Nightfall Till Brönner & Dieter Ilg
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- 1A Thousand Kisses Deep04:40
- 2The Fifth of Beethoven04:51
- 4Nobody Else But Me05:46
- 6Scream & Shout03:23
- 8Eleanor Rigby03:23
- 9Peng! Peng!03:34
- 10Body & Soul05:10
- 11Ach, bleib mit Deiner Gnade06:49
Info for Nightfall
Some musical constellations are so obvious that the question arises why they hadn’t become reality long ago. And when they finally do see the light of day, they appear so familiar to us as if we’d known them for ages. One of these constellations is the duo formed by the Berlin trumpeter Till Brönner and the Freiburg bass player Dieter Ilg. They are, in the full sense, soul-mates, no matter how threadbare the term might sound. They often seek to do the very same thing on their antithetical instruments, even if they express it in quite different ways. As a result, they fit each other to a tee. This osmosis is now plain to hear on their joint début album, Nightfall.
In recent years some people have been able to savour the privilege of hearing the Brönner-Ilg duo live. Both musicians have long numbered among the major protagonists of German and European jazz. Brönner has recorded albums in a very wide range of formations, worked as a producer for artists as varied as film diva Hildegard Knef and baritone Thomas Quasthoff, plunged into spontaneous live performances with free jazzers such as Baby Sommer and Christian Lillinger and played in the White House at the invitation of Barack Obama. In the 1990s Ilg discovered German folk song for jazz, supported musicians such as Randy Brecker, Charlie Mariano or Nguyen Le with his sonorous, thoughtful but always uncommonly open-minded delivery, and played in the legendary quintet with Albert Mangelsdorff and Wolfgang Dauner. When Ilg and Brönner happen to meet, they bring together not only a chapter of jazz history and lots of jazz stories, but a good part of the future.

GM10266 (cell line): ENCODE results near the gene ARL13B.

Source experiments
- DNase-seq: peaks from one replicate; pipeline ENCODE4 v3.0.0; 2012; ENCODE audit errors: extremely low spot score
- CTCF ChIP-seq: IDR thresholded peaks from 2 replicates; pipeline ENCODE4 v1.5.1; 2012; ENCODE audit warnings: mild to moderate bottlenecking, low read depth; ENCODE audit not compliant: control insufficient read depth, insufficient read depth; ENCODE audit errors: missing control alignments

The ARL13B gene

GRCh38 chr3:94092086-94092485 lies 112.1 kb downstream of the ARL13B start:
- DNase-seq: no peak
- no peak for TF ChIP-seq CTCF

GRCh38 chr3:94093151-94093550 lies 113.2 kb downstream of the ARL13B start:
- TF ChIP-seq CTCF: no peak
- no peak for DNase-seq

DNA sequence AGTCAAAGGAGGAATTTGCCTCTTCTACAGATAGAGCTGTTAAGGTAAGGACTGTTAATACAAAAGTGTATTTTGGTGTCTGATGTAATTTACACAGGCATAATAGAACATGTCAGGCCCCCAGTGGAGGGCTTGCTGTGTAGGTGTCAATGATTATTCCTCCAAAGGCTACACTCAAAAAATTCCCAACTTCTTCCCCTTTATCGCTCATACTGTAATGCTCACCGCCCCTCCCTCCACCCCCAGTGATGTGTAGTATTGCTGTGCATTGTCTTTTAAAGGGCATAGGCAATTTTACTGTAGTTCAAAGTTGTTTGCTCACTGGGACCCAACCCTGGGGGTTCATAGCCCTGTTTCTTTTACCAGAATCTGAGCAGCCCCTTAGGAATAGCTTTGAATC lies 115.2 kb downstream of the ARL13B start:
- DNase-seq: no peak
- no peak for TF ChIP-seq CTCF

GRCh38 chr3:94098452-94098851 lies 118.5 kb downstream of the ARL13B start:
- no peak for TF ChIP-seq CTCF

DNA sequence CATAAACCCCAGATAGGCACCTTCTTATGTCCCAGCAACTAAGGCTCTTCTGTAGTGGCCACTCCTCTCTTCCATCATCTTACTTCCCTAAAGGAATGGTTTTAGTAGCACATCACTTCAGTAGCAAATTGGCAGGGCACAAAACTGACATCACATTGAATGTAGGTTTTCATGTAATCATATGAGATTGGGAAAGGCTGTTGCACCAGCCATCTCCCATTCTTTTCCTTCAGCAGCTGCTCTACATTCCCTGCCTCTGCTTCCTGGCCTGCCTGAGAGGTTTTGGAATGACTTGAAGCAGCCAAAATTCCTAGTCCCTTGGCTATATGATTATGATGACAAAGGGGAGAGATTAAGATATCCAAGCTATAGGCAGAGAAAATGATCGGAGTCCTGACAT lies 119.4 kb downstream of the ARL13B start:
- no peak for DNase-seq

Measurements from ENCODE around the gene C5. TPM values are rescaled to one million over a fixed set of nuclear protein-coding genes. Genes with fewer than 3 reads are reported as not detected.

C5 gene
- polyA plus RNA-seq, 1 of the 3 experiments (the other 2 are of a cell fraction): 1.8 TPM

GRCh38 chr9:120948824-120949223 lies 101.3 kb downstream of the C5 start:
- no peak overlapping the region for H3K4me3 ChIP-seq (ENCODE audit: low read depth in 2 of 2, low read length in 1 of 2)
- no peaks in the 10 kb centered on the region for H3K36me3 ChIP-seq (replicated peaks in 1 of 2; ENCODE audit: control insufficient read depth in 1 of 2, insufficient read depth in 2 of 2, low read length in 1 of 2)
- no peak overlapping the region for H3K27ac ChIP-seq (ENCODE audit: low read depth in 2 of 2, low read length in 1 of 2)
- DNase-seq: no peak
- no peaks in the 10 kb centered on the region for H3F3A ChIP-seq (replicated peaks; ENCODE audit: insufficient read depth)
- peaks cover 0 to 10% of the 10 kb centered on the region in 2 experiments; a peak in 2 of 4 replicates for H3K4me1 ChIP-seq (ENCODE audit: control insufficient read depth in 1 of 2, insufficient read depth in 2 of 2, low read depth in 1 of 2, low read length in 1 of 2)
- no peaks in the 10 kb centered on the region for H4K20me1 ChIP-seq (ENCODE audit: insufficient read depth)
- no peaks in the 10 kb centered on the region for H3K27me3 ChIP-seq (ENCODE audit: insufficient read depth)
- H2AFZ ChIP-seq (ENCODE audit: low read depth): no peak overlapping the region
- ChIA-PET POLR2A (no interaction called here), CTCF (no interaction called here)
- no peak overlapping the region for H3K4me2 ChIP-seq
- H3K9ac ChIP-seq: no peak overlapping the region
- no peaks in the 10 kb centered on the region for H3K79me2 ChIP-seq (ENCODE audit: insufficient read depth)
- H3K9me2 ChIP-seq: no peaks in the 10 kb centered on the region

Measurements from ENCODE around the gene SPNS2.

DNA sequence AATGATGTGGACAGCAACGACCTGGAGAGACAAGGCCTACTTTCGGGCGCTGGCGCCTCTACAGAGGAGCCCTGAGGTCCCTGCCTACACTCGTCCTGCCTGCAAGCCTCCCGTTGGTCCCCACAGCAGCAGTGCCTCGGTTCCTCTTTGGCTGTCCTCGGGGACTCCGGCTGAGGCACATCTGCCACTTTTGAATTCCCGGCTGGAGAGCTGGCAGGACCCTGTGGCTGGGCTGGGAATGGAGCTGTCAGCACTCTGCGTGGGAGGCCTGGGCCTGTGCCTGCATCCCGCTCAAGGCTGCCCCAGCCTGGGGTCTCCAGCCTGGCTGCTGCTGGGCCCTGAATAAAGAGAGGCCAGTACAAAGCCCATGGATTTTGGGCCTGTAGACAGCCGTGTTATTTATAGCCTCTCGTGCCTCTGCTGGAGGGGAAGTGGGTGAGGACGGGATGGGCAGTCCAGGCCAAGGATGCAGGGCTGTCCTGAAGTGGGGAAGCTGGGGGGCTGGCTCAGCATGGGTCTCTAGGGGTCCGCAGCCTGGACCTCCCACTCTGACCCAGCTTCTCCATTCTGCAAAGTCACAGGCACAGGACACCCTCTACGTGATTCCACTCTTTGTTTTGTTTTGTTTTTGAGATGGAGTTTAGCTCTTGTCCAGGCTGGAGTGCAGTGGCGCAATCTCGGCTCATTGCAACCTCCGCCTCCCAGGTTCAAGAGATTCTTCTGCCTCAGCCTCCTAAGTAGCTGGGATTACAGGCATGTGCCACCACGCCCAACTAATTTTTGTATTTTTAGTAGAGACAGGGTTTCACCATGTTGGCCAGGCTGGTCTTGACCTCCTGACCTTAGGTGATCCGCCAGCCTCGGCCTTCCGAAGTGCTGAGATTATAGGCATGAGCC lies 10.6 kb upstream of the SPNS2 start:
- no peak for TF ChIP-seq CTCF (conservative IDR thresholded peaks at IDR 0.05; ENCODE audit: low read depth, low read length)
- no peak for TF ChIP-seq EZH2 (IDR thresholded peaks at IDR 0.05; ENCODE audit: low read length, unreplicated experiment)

For all their personal fame, these two never strike the attitude of two superstars at a summit meeting. They’re simply two musicians who have a lot to say to each other. That’s why they took their time before entering the studio, and why they take their time when playing. A good story needs time to unfold and breathe. It wants to be spelled out and filled with life. But it also wants to be heard. Brönner and Ilg don’t rush from one musical climax to another, but let their stories come as they will. The most important thing is what they have to say and how they say it. Instead of melody line and accompaniment, they prefer a balanced dialogue on an equal footing at every moment. The nature of their instruments ensures that Brönner’s part is perhaps a bit more lithe and pliant, and Ilg’s a bit more forceful. But every tone has weight and stands for itself, a mirror reflection of its counterpart.
The choice of pieces is sufficient proof that the musicians did not want to pin themselves down to a fixed classification or pigeonhole. If jazz was ever an expression of individual liberty, then this independence is manifest here, devoid of myths, in their approach to the material and their spontaneous treatment of it. Anything can be done if you only want to do it, and Brönner and Ilg certainly do. Songs by Leonard Cohen, the Beatles and Britney Spears, pieces by Jerome Kern, Johnny Green and Ornette Coleman, compositions by Johann Sebastian Bach and Melchior Vulpius, even a few creations of their own: the range of intentions and influences on display is almost unparalleled. In each song the two men find inventive new angles and perspectives. There aren’t any solos in the classical jazz sense. As in any good conversation that unfolds naturally, the lines of argument fall now on one side, now on the other. The flow of thoughts is completely free. It’s pressed here into a narrow riverbed only to expand a moment later into a broad delta.